Meethotamulla and its aftermath | Daily News

Meethotamulla and its aftermath

Joint Opposition parliament group leader Dinesh Gunawardena has requested Speaker Karu Jayasuriya to summon an emergency session of parliament. The Speaker, on his part, says parliament can be summoned only at the instance of the Prime Minister. What parliament can achieve at this stage is indeed a moot point unless the JO is planning to use a parliament debate on Meethotamulla to attack the government and blame it for the tragedy.

A sample of what form a parliament debate would take was shown by Gunawardena himself when he told a media briefing on Wednesday that the government ought to be ashamed for offering a mere Rs. 100,000 as compensation on behalf of a victim. This, after Finance Minister Ravi Karunanayake having assured that the sum mentioned by the MP was only an insurance payment and that full compensation would follow.

Anyway, the damage has been done and how a parliament debate is going to help the Meethotamulla victims is difficult to fathom. On the contrary, a slanging match over the whole affair will only increase the ire of an already incensed general public who attribute the tragedy to the negligence of politicians of all hues.

This, at a time the country witnessed the dignified presence of our national cricketers led by skipper Rangana Herath at the tragedy site, offering solace and material comfort to the victims. Hopefully this gesture on the part of our cricketers would spur an avalanche of largesse from others, particularly the corporate sector. It must be remembered that the Meethotamulla garbage mountain includes a not inconsiderable portion of factory waste and discards in addition to the garbage and litter from wealthy homes in the city. Hence they are all obliged to come to the assistance of the victims in whatever form.

Meanwhile garbage trucks keep roaming the streets of Colombo and elsewhere, aimlessly, trying to locate dumping grounds while still others are driven from pillar to post after being chased away by irate residents who would not want another Meethotamulla in their backyards. The blame game is also continuing apace, the latest addition to the babel of voices is that of Gamini Lokuge who was nowhere near the Meethotamulla garbage site following the tragedy, although as an MP representing the Colombo District he would have been a recipient of the manapeys of the Meethotamulla residents. Like fellow Colombo District MP Udaya Gammanpila he has emerged from the shadows to take aim at the government. The former UNP stalwart, now an abject follower of Mahinda Rajapaksa, is repeating the claim of Gammanpila that had Gota's Puttalam project being implemented the tragedy could have been averted.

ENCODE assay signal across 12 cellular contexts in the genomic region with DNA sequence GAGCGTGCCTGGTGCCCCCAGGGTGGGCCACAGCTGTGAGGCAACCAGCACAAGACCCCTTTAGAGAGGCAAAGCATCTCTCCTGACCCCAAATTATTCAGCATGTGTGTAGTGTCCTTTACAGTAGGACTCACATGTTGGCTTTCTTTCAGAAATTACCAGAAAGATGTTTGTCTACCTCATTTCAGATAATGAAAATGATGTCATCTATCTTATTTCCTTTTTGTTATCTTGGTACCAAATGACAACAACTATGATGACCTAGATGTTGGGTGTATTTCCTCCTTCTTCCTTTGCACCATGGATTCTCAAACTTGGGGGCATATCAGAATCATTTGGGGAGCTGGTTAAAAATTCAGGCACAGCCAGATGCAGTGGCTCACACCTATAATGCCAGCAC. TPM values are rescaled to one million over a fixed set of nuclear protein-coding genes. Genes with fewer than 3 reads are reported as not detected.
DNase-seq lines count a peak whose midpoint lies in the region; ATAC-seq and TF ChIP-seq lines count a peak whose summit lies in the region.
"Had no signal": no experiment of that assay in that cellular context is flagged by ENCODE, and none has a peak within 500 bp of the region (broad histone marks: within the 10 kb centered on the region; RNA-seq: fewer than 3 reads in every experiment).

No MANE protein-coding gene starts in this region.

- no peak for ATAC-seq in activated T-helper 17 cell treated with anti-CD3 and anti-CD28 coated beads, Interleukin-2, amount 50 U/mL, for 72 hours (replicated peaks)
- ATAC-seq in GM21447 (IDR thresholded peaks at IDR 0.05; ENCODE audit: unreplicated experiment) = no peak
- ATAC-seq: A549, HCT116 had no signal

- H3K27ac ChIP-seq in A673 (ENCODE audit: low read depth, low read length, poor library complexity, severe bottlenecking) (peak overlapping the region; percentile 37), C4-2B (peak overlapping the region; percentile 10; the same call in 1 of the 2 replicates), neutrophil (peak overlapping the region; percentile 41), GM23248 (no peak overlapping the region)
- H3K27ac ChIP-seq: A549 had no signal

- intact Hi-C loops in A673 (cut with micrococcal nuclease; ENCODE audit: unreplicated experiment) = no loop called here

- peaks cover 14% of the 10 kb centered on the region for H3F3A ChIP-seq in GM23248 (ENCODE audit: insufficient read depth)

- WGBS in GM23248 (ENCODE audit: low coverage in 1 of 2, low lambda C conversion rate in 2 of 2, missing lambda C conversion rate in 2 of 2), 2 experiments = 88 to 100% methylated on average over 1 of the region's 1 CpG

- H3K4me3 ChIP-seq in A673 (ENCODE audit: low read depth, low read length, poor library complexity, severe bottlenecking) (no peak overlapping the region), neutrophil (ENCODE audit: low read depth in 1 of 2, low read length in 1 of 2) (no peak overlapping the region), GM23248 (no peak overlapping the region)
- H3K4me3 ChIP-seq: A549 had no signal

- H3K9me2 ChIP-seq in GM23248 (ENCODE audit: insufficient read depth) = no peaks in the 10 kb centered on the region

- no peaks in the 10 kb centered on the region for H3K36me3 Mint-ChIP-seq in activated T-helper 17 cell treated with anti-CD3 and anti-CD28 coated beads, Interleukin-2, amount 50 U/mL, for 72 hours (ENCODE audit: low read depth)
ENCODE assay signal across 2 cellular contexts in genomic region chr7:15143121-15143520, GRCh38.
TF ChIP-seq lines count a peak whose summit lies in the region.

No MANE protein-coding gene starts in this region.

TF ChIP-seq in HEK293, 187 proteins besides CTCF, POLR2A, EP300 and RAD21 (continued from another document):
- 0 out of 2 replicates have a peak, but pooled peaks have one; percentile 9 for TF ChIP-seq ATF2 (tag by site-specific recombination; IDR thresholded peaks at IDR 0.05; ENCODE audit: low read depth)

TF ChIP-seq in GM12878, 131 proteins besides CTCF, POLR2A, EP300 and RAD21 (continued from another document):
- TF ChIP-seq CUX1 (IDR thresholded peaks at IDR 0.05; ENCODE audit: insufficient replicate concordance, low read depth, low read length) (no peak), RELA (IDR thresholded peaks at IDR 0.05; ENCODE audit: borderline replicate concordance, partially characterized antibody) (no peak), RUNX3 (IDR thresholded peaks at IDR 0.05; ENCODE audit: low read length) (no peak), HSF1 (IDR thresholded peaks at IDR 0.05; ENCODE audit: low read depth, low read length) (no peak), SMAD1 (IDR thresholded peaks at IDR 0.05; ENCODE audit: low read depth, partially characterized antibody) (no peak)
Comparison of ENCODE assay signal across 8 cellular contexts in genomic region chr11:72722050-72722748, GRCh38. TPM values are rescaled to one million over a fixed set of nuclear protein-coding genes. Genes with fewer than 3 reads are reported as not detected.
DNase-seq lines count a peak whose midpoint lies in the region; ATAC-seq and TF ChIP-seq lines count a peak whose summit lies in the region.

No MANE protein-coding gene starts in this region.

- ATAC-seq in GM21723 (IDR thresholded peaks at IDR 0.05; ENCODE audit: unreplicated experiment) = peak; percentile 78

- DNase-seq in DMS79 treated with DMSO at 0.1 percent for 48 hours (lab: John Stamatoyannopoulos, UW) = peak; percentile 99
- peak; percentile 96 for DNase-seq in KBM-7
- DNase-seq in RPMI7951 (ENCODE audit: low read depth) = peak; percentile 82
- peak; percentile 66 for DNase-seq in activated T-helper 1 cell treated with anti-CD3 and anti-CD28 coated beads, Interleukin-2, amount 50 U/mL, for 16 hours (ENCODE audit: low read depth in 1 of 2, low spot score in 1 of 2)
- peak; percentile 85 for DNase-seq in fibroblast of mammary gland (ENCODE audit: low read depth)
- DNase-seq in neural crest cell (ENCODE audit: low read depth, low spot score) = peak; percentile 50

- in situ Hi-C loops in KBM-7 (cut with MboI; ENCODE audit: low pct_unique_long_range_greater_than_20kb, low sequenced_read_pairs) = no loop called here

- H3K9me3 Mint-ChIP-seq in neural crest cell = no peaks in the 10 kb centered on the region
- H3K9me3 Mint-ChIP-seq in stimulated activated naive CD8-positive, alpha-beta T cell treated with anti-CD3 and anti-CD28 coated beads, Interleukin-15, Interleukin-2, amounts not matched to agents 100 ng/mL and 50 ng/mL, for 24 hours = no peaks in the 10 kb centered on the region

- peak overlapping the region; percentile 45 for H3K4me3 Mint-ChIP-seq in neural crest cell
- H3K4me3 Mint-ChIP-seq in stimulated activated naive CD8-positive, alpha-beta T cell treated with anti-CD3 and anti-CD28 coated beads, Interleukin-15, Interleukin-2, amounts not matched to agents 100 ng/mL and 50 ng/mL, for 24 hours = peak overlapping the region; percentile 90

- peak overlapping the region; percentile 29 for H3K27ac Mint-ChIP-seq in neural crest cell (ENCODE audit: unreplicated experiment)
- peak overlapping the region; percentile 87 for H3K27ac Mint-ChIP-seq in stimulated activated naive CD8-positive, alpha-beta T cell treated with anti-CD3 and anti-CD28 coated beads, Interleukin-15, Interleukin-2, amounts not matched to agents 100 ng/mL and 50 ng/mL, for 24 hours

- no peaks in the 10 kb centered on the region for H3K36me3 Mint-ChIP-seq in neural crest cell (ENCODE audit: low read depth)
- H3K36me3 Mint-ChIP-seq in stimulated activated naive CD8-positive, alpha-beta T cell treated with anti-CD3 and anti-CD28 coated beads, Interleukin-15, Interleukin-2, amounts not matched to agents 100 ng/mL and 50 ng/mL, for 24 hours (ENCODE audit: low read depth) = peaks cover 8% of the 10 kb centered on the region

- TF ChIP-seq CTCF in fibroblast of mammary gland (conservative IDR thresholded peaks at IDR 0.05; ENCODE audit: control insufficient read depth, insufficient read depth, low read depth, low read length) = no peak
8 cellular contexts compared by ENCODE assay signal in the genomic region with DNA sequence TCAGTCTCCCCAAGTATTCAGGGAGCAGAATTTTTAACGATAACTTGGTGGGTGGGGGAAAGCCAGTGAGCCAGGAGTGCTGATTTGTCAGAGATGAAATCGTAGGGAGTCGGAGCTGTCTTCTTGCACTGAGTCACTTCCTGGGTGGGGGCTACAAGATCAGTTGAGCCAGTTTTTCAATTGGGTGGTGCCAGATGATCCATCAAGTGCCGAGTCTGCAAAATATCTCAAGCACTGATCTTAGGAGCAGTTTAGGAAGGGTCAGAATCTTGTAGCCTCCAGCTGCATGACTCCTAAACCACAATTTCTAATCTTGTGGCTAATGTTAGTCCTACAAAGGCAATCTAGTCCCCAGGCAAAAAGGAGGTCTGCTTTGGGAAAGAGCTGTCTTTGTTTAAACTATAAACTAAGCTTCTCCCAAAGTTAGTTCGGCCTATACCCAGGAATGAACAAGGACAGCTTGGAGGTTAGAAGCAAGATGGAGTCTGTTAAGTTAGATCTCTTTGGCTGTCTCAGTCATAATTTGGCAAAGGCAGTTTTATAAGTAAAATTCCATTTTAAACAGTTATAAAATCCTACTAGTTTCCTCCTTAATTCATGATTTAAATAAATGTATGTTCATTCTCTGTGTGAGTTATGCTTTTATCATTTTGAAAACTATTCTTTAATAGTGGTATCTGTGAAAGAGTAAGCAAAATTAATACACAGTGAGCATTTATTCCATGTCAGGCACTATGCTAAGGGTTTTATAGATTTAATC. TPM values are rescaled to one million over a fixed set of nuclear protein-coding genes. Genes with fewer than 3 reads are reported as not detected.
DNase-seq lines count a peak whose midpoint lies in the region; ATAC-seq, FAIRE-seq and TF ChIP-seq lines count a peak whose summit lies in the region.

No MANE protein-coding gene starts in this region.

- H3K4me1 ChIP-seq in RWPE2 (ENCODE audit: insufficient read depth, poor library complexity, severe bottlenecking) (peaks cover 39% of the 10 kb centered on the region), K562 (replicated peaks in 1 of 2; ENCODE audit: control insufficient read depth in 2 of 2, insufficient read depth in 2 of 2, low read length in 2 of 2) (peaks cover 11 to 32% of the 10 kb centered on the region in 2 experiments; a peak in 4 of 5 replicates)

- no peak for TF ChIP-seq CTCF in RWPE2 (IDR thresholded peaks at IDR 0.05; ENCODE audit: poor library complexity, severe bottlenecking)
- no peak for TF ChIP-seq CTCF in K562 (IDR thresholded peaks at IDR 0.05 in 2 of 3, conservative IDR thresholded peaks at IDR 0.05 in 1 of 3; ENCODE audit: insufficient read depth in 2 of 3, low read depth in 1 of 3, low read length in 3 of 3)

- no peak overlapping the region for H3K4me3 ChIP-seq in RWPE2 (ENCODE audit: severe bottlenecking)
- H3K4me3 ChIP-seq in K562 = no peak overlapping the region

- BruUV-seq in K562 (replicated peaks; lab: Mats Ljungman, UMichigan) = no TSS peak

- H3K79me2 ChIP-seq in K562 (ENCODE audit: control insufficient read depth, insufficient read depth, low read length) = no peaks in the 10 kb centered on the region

He also reiterates Gammanpila's claim that funds were allocated in the 2015 budget for Gota's project but a change in government put paid to the matter. Lokuge who is based in an electorate where the garbage problem is most acute should have been among the first to urge the former Defence Secretary to get on with the project at the very outset and not in 2015 when the garbage problem had got out of hand. Credit is also sought to be given to Gotabhaya Rajapaksa for conditioning the military for such arduous tasks as the rescue mission in Meethotamulla when it is common knowledge that even in the pre-war days the army was well geared to handle emergency operations, as witnessed in the cyclone devastation in the East in 1977.

A parliament debate, called for by Dinesh G., no doubt will also centre on the merits of Gotabhaya, curtsy JO speakers, and on what might have been, had his projects and plans for the city being implemented, never mind if the Puttalam project was pigeon holed and funds allocated only in 2015.

Be that as it may, the directive issued by President Maithripala Sirisena for speedy resettlement of the victims of the Meethotamulla tragedy is to be welcomed. Steps have been taken to provide homes to 98 families as an initial measure and a programme has already been drawn up in this connection. It is not just homes and accommodation, the victims should be given assistance to rebuild their devastated lives. As television showed there are a large number of children among the displaced, whose education is going to suffer. Among these children there are those who had lost one or both parents. A special programme should be devised to seek out these children, lest they be left to their own devises and be exploited by unsavoury elements. The Ministry of Women and Childcare should move in the matter. It is laudable indeed that our national cricketers who visited the scene had taken cognizance of this factor and have pledged to support the children to rebuild their future. Others too should join in without leaving everything in the hands of the government. Private Television channels who give wide publicity to their charitable projects can take the lead in this connection. No one will begrudge them for the publicity they shower on themselves by assisting the victims of the Meethotamulla tragedy. 


 

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